Herbert F Johnson Museum of Art
Cornell University, Ithaca, New York
Let's go see what is on view in Ithaca, New York on a winter's day. Up the hill, The Johnson Museum beckons at Cornell University. At the entrance to this I. M. Pei designed edifice, I found this wall mounted "portrait" in painted plaster by John Ahearn who was studying at Cornell when I was an MFA candidate there in the early 1970's. John made the painted plaster cast his medium, though when I first met him he was a traditional painting student. It is the artist's job to take common materials like plaster and transform them into something that captures your attention. I think John's artwork is not too different than figurative sculpture from the past few hundred years, though his subjects are often folks who volunteer to have themselves cast wherever John makes his studio whether is is in the Bronx - or Brazil.
Another figurative artist catches my attention and this time it is Storm Tharp, a more recent Cornell grad from 1992. His medium is mostly ink on paper, but also color and pattern play a role, as does a fierce characterization for each person portrayed. In his portion of the exhibit space a vitrine holds sketchbooks and artist's keepsakes and memoranda - all of which help to personalize the show.
Storm Tharp at The Johnson Museum
Walk upstairs to the next floor and there is an exquisite drawing show of masterworks by European artists like Bronzino, Bernini ( the architect and painter ), Watteau, and Ingres. This is one show you won't want to miss: "Drawn to Excellence": Renaissance and Romantic Drawings from a Private Collection. Since I teach drawing, I had more than enough reasons to stop in to see these remarkable works on paper by some of Europe's finest artists. I have great respect for this art that captivates the mind and eye and satisifes on so many levels. Just take a look at the trois-crayon method in the Watteau drawing of a man playing a guitar - the particular marks made to indicate the thumb and fingers are so concise and add to the entire framework of this little drawing.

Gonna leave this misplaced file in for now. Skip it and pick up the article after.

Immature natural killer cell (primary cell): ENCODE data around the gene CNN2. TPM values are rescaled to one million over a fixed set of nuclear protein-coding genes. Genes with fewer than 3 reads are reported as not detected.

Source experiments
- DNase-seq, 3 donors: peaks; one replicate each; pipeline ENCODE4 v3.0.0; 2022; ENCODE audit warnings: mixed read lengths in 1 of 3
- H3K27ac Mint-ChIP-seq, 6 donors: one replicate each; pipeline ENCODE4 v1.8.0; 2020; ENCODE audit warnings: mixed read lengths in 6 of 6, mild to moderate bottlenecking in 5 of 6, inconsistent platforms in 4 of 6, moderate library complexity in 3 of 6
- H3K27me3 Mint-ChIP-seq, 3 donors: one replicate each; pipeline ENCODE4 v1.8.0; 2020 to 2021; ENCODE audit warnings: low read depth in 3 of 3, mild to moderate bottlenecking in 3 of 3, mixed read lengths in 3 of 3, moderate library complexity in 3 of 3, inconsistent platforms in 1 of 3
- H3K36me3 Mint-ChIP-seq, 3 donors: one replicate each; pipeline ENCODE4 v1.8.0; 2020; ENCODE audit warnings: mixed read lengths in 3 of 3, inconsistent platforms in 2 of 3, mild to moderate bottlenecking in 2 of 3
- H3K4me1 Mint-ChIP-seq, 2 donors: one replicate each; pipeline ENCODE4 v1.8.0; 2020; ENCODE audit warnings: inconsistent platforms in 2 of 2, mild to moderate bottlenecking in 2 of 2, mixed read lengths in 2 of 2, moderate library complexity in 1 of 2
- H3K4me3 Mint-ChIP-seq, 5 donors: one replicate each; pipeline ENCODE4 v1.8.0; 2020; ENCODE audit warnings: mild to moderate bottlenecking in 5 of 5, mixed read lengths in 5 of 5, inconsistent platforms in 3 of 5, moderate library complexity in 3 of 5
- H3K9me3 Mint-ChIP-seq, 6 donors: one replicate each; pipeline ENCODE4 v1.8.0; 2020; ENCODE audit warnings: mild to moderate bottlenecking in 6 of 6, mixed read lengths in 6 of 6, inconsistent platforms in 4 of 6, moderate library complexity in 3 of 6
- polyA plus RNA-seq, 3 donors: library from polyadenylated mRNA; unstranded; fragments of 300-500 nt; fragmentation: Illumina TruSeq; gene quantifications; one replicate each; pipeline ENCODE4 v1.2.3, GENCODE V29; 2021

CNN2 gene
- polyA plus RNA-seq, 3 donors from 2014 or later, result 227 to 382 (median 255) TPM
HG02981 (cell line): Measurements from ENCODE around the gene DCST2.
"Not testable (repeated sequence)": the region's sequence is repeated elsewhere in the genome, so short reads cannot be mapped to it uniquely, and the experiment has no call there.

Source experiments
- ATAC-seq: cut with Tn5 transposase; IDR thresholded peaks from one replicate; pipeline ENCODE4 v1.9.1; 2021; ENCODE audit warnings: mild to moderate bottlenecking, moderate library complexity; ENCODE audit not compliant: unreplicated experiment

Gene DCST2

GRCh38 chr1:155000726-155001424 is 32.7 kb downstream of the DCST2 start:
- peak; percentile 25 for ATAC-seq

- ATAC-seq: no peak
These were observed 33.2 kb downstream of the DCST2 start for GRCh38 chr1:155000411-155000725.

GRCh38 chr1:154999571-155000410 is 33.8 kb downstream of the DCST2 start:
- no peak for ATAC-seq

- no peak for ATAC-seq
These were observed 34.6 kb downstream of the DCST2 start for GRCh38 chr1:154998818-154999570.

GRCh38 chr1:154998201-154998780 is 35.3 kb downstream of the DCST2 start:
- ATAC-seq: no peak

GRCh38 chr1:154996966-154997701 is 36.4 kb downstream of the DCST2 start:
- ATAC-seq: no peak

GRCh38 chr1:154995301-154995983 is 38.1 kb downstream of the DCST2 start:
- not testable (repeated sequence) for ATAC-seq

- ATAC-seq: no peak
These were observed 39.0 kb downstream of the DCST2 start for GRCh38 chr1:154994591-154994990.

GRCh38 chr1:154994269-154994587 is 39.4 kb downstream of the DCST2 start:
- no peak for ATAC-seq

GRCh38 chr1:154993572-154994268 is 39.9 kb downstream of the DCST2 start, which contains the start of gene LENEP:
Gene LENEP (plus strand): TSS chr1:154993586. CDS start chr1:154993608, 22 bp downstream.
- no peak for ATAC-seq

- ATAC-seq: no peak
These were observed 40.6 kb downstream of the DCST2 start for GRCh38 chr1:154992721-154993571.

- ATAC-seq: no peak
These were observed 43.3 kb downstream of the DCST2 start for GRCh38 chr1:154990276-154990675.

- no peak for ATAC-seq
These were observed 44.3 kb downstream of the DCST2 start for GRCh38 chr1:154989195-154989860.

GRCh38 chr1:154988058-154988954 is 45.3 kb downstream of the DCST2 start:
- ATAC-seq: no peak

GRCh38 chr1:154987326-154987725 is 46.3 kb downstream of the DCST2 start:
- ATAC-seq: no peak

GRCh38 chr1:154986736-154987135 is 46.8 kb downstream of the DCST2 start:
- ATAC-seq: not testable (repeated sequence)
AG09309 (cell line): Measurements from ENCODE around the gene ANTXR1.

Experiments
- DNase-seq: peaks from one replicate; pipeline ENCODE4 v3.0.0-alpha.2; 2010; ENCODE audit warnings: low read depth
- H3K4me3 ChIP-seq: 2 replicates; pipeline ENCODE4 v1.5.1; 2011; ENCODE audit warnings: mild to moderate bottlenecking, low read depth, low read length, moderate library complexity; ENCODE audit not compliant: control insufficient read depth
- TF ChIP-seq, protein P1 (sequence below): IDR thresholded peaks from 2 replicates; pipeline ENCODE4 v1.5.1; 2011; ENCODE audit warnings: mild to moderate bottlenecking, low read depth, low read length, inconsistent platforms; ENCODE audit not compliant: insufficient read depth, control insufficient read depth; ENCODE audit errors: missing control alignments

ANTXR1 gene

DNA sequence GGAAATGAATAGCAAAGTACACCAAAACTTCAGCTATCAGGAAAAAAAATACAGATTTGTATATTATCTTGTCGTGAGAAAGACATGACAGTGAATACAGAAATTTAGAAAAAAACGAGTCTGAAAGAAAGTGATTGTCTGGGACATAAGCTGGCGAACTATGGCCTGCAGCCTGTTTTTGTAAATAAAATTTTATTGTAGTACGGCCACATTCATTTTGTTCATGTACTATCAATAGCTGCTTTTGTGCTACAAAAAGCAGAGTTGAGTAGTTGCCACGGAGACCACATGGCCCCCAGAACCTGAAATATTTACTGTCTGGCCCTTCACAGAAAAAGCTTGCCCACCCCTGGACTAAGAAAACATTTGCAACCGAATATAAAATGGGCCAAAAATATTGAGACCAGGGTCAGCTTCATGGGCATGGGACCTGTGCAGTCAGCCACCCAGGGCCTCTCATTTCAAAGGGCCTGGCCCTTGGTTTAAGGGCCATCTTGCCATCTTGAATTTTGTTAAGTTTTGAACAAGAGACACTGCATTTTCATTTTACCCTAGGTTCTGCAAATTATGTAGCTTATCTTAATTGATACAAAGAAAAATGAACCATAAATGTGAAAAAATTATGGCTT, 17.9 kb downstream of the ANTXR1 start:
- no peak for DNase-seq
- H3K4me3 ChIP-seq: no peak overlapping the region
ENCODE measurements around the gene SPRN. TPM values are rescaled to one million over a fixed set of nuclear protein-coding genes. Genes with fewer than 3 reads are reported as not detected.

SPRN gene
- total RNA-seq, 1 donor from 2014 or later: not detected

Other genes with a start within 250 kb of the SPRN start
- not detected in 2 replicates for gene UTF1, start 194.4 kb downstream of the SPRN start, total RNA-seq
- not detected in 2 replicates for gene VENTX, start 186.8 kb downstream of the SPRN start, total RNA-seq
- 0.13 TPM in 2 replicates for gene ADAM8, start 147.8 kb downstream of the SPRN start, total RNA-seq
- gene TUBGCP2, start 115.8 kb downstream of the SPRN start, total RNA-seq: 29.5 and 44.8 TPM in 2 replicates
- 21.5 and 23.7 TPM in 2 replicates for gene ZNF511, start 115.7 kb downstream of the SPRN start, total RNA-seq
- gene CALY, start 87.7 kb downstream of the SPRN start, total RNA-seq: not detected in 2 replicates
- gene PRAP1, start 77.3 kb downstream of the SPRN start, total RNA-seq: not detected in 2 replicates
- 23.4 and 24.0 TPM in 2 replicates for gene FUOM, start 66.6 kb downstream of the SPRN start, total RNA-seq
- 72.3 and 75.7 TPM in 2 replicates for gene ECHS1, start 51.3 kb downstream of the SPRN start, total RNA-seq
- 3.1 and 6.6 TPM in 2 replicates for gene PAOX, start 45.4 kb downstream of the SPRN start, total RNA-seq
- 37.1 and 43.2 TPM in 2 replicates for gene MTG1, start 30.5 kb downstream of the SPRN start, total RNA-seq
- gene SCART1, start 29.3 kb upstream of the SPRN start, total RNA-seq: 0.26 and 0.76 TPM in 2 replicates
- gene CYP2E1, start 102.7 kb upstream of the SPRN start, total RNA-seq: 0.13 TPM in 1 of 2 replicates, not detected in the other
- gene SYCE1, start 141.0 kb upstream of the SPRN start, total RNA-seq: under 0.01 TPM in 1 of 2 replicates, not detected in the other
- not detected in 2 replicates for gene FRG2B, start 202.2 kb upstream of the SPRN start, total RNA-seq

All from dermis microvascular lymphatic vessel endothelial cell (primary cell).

In some ways this art resembles the bare trees outside the museum - a world of lines and marks made in the wind. Back inside, a study of a leafy tree by Annibale Carracci has the vitality and sound of spring. You can find favorite artists, and many obscure ones in this show. One of my favorites was a pencil portrait by Ingres, that couldn't have been more than eight inches square. A portrait of precision, Ingres' drawing reveals the personality of his wife Madeline, while the artist has added his own image off to the side at a later date.
The great benefit of The Johnson Museum is that you can see so much of the world's culture by only taking a few steps down the hall. If you venture into another gallery you can take in an exhibition of Southeast Asian weavings, and see wonderful batiks and long loom lengths of intricately detailed fabrics made to be worn.
When I ran out of quarters to feed the meter outside the museum, I went downtown in Ithaca to the Ink Shop on State Street to see the new exhibit "No Land Escapes". There, I found the curator of the show, Barbara McPhail and more than thirty works at the gallery that make up a show illustrating the effects of fracking. This exhibition provides visual testimony to the ravages of the land by the push to drill for natural gas, using the controversial method of extraction known to pit neighbor against neighbor. In prints by these six accomplished artists: Craig Mains, Pamela Drix, Elizabeth Durand, Teri Power, Kathleen Sherin, and Barbara McPhail we see a variety of styles in art that range from miniature prints to panoramas often filled with the notorious drilling rigs and the attendant devastation that surrounds these launch pads. Sometimes the image is as simple as the rainbow sheen left on the surface of water that reflects on the quality of what might happen to our natural resources - in ways that alter what we can't reverse.
artist and curator of "No Land Escapes"
at The Ink Shop, Ithaca, New York